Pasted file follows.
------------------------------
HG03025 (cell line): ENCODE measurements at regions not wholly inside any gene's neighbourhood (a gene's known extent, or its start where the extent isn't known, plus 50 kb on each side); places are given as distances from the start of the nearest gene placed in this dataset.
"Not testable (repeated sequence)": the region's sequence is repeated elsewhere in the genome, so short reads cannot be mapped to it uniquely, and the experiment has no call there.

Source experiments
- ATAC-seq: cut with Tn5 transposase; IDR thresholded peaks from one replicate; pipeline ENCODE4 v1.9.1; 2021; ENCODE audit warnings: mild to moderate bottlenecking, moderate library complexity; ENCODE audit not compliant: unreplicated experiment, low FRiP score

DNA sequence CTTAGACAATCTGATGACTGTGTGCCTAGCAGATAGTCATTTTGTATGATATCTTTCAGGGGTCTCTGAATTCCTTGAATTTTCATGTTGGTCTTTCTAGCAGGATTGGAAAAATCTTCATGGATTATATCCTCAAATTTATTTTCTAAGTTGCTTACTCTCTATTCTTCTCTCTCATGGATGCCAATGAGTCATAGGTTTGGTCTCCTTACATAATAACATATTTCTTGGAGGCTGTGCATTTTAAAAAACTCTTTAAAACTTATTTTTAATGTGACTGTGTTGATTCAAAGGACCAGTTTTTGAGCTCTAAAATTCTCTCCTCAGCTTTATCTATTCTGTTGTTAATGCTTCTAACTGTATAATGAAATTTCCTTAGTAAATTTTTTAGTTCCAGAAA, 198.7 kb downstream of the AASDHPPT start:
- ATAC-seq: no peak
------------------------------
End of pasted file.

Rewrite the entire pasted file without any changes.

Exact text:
HG03025 (cell line): ENCODE measurements at regions not wholly inside any gene's neighbourhood (a gene's known extent, or its start where the extent isn't known, plus 50 kb on each side); places are given as distances from the start of the nearest gene placed in this dataset.
"Not testable (repeated sequence)": the region's sequence is repeated elsewhere in the genome, so short reads cannot be mapped to it uniquely, and the experiment has no call there.

Source experiments
- ATAC-seq: cut with Tn5 transposase; IDR thresholded peaks from one replicate; pipeline ENCODE4 v1.9.1; 2021; ENCODE audit warnings: mild to moderate bottlenecking, moderate library complexity; ENCODE audit not compliant: unreplicated experiment, low FRiP score

DNA sequence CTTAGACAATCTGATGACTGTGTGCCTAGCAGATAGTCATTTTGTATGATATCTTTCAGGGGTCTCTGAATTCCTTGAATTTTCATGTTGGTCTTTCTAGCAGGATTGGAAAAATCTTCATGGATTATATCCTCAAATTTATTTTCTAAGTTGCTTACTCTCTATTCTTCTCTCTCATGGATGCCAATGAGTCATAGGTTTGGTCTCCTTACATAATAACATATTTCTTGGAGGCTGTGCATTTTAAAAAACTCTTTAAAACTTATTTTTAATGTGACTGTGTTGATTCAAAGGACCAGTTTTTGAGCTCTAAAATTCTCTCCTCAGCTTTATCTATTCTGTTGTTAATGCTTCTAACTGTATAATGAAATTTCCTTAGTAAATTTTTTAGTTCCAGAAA, 198.7 kb downstream of the AASDHPPT start:
- ATAC-seq: no peak